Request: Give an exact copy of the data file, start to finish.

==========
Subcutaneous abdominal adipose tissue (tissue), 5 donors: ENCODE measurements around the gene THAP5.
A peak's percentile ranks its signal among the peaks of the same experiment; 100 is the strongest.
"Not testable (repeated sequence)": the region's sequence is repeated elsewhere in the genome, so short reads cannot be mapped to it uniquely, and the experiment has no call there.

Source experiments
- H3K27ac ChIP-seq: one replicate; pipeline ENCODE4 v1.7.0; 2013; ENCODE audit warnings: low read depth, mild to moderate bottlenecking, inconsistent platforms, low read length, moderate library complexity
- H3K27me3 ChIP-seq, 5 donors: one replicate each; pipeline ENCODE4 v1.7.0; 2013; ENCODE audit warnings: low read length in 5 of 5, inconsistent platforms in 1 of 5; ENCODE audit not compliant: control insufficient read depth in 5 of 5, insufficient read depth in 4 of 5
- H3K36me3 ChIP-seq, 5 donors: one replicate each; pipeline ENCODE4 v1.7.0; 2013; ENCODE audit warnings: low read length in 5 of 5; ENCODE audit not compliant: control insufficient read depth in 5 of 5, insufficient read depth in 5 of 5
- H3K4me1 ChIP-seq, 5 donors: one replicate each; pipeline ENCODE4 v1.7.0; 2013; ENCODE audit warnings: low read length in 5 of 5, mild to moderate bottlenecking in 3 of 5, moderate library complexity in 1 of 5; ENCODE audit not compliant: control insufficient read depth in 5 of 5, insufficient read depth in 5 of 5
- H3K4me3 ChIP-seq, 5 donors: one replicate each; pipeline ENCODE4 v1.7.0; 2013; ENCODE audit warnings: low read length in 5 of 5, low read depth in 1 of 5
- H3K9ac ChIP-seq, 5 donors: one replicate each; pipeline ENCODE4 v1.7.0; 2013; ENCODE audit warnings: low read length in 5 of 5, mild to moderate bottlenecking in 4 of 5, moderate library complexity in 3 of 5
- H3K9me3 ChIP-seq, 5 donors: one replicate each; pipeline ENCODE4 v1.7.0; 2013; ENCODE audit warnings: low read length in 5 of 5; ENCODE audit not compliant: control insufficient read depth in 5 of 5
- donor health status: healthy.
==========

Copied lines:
Subcutaneous abdominal adipose tissue (tissue), 5 donors: ENCODE measurements around the gene THAP5.
A peak's percentile ranks its signal among the peaks of the same experiment; 100 is the strongest.
"Not testable (repeated sequence)": the region's sequence is repeated elsewhere in the genome, so short reads cannot be mapped to it uniquely, and the experiment has no call there.

Source experiments
- H3K27ac ChIP-seq: one replicate; pipeline ENCODE4 v1.7.0; 2013; ENCODE audit warnings: low read depth, mild to moderate bottlenecking, inconsistent platforms, low read length, moderate library complexity
- H3K27me3 ChIP-seq, 5 donors: one replicate each; pipeline ENCODE4 v1.7.0; 2013; ENCODE audit warnings: low read length in 5 of 5, inconsistent platforms in 1 of 5; ENCODE audit not compliant: control insufficient read depth in 5 of 5, insufficient read depth in 4 of 5
- H3K36me3 ChIP-seq, 5 donors: one replicate each; pipeline ENCODE4 v1.7.0; 2013; ENCODE audit warnings: low read length in 5 of 5; ENCODE audit not compliant: control insufficient read depth in 5 of 5, insufficient read depth in 5 of 5
- H3K4me1 ChIP-seq, 5 donors: one replicate each; pipeline ENCODE4 v1.7.0; 2013; ENCODE audit warnings: low read length in 5 of 5, mild to moderate bottlenecking in 3 of 5, moderate library complexity in 1 of 5; ENCODE audit not compliant: control insufficient read depth in 5 of 5, insufficient read depth in 5 of 5
- H3K4me3 ChIP-seq, 5 donors: one replicate each; pipeline ENCODE4 v1.7.0; 2013; ENCODE audit warnings: low read length in 5 of 5, low read depth in 1 of 5
- H3K9ac ChIP-seq, 5 donors: one replicate each; pipeline ENCODE4 v1.7.0; 2013; ENCODE audit warnings: low read length in 5 of 5, mild to moderate bottlenecking in 4 of 5, moderate library complexity in 3 of 5
- H3K9me3 ChIP-seq, 5 donors: one replicate each; pipeline ENCODE4 v1.7.0; 2013; ENCODE audit warnings: low read length in 5 of 5; ENCODE audit not compliant: control insufficient read depth in 5 of 5
- donor health status: healthy.